Many years ago, I had the privilege of working with a remarkable young lady at a drug and alcohol rehab center during her Recovery from addiction. For all intents and purposes, she was a broken human being.  Multiple failed suicide attempts, insane abuses and years of hardcore drug addiction had destroyed her spirit and rendered her nearly helpless.  She spent 90 days with us and then went on to become an out-patient.  One day, somewhere around the 140-day mark, I asked her to share with the group what she found was the most difficult aspect of life outside of the rehab center.  She replied, “Learning how to be okay with being okay.”

I found her reflection remarkably astute.  Here she was desperately trying to piece together the fabric of a life ripped apart by addiction and here I was, with my X number of years clean, fancy shoes and neat haircut, both still struggling with the same concept.  How do I become okay with being okay?

Being a Junkie

I’m a junkie.  Over the years I’ve been everything from a doughnut junkie, to a drug/alcohol junkie, sex junkie, adrenaline junkie, relationship junkie, acquisition junkie, and throughout it all, an unmanageability junkie.

Having lived with this junkie condition all my life, I’ve learned I’d become addicted to what the 12 step groups call ‘unmanageability’ – the results of being driven by the control board of an addicted mind.  The highs and lows of a life lived in the radical extremes naturally produces unsettling, unnerving, unhealthy and often dangerous consequences.

I hate unmanageability.  But if I’m honest I must also admit, I love unmanageability.

Unmanageability Disguised

Internally it often expresses itself as anxiety.  The addicted mind in a constant state of overdrive, mixed with ultra-sensitivity, control, and entitlement issues, combine to create a toxic cocktail of mental torture resulting in perpetual cycles of madness.  I’m not getting what I want…anxiety.  I don’t like the way this situation unfolded…anxiety.  I didn’t see this consequence coming…anxiety.  That person or this circumstance shouldn’t be this way…anxiety.

Externally, it expresses itself in low grade conflict.  I call it low grade because it’s not necessarily confrontations, arguments or fights.  It’s the silent treatment, the rolling of the eyes, condescending head nods, sarcasm and one thousand other verbal and non-verbal slights.  It’s constant complaining and blaming.  It’s unsolicited advice and other forms of veiled criticisms.  I suppose we could say its internal conflict externalized.  I’m not okay with myself, so I can’t be okay with you.

Consciously I don’t actively seek out anxiety or conflict, I want to avoid them.  But like so many other things in my life, on an unconscious level, I attract them.  I attract them because I need their by-products.


I grew up in a distressed environment.  “We put the f.u.n. in dysfunction” used to be my father’s holiday mantra.  Outright calamity was a daily occurrence and the next “Panic Button” moment was always right around the corner.  At an early age I learned to live and feel comfortable in crisis mode.  Active addiction only intensified that level of stimulation and enhanced my skills in learning to navigate life in constant panic.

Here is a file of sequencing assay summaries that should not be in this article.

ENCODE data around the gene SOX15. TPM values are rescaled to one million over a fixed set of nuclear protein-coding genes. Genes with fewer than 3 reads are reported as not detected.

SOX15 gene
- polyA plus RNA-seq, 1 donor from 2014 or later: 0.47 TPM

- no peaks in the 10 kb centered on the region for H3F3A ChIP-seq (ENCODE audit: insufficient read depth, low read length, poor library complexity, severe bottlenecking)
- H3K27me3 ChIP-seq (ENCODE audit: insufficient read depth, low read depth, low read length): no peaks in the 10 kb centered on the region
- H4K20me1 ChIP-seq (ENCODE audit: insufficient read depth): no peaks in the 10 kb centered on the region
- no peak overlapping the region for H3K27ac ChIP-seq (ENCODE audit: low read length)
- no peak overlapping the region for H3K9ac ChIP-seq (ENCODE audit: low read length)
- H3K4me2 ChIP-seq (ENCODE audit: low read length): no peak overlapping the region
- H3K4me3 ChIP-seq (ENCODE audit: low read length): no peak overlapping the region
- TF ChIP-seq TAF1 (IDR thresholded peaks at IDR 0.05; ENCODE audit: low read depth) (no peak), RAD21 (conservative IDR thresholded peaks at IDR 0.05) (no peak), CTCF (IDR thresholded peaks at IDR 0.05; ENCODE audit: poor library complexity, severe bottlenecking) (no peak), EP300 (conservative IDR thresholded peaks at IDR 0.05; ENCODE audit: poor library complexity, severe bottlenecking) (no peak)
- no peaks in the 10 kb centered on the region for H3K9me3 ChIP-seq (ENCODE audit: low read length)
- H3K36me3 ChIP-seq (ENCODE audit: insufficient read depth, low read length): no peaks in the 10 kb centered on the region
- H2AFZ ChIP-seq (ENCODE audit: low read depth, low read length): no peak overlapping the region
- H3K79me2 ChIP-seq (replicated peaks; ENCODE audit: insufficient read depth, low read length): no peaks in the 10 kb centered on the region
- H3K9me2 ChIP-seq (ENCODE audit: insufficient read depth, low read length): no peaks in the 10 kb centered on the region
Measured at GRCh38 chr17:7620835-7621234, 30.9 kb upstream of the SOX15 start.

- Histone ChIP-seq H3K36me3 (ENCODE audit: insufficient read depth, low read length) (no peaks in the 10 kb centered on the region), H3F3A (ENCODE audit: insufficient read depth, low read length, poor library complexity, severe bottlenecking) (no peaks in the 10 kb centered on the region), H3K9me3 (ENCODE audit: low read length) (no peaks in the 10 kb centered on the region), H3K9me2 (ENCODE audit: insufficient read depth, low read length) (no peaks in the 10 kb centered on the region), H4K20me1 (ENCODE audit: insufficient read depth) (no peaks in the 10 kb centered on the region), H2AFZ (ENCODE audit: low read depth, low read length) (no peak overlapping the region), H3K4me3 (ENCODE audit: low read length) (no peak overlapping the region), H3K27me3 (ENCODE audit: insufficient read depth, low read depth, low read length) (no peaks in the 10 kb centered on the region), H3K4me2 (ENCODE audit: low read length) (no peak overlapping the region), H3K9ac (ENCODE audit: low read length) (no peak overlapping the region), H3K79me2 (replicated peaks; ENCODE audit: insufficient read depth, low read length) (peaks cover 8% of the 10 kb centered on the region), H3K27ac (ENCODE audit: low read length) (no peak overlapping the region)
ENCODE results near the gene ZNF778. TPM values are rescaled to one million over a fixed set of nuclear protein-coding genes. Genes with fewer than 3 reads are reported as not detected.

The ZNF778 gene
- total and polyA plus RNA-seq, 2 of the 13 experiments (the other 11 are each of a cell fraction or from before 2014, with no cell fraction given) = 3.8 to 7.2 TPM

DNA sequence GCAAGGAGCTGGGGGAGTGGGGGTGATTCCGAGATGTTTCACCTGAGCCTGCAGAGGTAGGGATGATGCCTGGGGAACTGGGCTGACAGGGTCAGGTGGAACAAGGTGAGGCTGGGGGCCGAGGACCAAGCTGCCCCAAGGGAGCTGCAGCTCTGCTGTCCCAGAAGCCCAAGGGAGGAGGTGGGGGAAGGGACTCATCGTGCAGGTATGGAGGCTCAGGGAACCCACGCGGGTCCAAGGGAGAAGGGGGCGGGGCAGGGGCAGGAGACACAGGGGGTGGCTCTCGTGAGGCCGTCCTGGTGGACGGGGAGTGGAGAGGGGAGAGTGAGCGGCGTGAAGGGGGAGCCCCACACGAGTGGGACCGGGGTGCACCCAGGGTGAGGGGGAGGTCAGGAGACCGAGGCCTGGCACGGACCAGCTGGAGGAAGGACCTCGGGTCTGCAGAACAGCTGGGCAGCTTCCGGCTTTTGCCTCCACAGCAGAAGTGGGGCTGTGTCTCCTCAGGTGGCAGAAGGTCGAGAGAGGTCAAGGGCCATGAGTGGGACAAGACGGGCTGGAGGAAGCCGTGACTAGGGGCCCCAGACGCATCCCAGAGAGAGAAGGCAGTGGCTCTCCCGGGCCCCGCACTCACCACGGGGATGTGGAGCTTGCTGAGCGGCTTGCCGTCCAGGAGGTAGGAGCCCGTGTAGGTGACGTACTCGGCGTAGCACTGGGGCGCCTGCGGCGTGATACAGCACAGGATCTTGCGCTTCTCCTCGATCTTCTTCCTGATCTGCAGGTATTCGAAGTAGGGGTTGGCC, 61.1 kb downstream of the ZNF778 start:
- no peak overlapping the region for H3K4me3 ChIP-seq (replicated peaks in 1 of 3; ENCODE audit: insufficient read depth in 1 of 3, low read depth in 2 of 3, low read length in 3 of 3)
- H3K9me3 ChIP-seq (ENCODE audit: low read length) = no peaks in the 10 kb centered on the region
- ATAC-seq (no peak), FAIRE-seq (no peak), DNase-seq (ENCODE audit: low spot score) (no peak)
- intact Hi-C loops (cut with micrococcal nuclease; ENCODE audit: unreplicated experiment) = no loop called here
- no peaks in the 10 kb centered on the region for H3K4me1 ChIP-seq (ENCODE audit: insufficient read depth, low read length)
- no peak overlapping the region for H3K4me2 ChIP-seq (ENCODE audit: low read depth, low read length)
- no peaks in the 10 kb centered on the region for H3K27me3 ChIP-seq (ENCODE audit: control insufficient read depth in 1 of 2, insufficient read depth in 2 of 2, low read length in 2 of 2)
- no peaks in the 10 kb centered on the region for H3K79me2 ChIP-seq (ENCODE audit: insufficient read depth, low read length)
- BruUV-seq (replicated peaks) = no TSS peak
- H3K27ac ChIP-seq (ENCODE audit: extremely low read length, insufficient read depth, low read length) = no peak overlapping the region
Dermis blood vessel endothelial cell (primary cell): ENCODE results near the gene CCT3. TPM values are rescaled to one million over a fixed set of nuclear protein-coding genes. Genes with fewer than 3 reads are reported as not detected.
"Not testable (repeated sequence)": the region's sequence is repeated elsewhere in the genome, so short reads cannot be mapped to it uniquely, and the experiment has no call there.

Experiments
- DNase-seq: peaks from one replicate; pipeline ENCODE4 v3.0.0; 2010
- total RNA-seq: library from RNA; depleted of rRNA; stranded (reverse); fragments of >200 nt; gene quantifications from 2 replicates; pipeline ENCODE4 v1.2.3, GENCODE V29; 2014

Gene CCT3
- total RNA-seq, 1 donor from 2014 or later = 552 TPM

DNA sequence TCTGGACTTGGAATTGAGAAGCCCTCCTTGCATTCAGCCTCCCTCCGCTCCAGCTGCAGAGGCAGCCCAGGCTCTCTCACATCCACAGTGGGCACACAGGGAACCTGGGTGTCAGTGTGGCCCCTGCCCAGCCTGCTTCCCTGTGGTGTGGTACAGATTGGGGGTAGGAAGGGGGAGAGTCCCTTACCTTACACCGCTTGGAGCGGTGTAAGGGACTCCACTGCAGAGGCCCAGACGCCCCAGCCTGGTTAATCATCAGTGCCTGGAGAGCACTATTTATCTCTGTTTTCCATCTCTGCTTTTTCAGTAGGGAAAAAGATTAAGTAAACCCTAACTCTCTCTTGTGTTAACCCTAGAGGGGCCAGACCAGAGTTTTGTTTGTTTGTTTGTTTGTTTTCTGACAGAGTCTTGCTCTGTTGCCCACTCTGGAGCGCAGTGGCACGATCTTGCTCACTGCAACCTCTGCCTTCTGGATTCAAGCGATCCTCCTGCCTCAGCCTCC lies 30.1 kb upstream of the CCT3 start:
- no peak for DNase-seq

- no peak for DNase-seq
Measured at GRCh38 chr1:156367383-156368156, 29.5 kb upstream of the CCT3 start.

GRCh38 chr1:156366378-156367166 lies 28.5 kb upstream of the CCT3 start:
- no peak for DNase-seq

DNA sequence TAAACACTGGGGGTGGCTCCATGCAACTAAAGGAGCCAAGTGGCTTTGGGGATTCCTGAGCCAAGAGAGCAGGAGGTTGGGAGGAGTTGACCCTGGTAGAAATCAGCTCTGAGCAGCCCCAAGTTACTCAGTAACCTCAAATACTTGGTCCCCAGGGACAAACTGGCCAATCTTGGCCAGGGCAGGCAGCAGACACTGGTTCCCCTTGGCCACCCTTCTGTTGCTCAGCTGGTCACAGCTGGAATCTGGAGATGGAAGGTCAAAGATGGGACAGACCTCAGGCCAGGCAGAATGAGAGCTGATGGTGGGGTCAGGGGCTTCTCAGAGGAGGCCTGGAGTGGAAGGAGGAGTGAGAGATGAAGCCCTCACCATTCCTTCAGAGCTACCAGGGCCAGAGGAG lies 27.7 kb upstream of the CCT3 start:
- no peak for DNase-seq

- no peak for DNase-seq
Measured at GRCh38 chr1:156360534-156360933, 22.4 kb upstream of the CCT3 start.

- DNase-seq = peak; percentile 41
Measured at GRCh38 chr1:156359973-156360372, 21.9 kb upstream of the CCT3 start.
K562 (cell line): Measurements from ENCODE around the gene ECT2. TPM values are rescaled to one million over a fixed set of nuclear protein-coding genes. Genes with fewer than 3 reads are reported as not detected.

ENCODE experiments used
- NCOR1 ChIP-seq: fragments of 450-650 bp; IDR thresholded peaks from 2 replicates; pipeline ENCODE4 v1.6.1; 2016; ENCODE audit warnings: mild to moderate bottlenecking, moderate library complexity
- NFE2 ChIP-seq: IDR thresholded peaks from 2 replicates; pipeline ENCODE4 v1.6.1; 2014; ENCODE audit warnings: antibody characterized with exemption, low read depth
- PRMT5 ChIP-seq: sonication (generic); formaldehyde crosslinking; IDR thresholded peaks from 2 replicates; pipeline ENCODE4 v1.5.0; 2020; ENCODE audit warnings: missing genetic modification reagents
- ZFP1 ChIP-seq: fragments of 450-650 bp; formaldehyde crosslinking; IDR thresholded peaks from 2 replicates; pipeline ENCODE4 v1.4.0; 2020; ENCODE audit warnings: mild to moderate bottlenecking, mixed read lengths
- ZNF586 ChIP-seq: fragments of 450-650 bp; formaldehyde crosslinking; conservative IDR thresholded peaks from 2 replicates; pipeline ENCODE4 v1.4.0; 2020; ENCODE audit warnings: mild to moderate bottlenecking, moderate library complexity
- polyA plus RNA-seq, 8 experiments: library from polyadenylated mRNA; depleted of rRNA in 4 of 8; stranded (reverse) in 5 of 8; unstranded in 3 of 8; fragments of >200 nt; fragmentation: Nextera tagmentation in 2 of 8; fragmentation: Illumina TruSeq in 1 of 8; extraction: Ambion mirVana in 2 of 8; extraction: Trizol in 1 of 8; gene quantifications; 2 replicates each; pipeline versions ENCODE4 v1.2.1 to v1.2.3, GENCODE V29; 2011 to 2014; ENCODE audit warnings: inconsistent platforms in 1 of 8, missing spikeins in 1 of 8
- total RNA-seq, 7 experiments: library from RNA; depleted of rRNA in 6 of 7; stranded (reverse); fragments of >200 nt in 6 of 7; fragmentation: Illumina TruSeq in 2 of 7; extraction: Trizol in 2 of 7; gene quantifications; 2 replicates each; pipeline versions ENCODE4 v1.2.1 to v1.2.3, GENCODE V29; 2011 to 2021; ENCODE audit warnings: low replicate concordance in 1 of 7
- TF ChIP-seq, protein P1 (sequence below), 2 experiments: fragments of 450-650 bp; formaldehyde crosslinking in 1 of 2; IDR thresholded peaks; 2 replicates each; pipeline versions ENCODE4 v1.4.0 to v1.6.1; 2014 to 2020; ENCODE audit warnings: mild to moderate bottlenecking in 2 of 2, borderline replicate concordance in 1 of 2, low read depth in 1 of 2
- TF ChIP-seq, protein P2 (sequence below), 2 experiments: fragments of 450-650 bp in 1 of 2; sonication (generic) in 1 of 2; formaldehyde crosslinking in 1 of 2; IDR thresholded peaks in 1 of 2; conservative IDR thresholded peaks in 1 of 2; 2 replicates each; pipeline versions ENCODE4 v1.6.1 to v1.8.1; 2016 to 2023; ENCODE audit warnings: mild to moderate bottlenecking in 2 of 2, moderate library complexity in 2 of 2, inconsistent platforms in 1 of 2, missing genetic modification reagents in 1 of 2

Learning to be Okay during and after the Recovery from addiction

A significant part of my evolution has been arriving at an understanding that as addicted as I am to the drug, the drink, the chase, the pleasure, I am equally if not more addicted to the consequences; the fall-out, and the wreckage they create in my life.  I get off on the internal and external muck and mire of a dysfunctional life.

But that no longer works for me.  Mucking it up is counter-productive to where I’m heading, so it’s important for me to recognize my unconscious need to generate dysfunction and then make conscious decisions to avoid it.

Avoiding the pitfalls of melodrama and crisis is much easier said than done for a guy with ultra-sensitivity, control, and entitlement issues.  Part of growing up for me has been learning to identify when to act, when to speak my mind, and most importantly how to find my truth.  Years of ‘buying into’ the shenanigans my brain concocted and calling them “my truth” only led me to further disconnection from reality.

The truth is that life doesn’t owe me anything.  I don’t have nearly the number of ‘rights’ I was led to believe I had, and the world doesn’t need my opinion on almost anything.  My truth is that life very rarely requires me to be in crisis or panic mode.

A Good Night’s Sleep

I was at my friend Scott’s house the other night as we discussed the ins and outs of a legal dispute a mutual friend of ours is going through.  Our friend made some decisions that have caused him to be in the newspapers, social media and probably every adult conversation in our community.  As we talked about our friend’s difficulties, Scott said, “You know, there’s a lot to be said about getting a good night’s sleep.  I lay my head on the pillow and have no problem falling asleep.  They could hire private investigators to review the entirety of my life and I’d still sleep just fine.” That is Recovery from addiction!

He’s learned to be okay being okay.

Contact us at Costa Rica Treatment Center to help you or your loved one overcome their addiction, depression or any other mental health disorder. From the USA or Canada you can call us toll free at 1-800-708-3656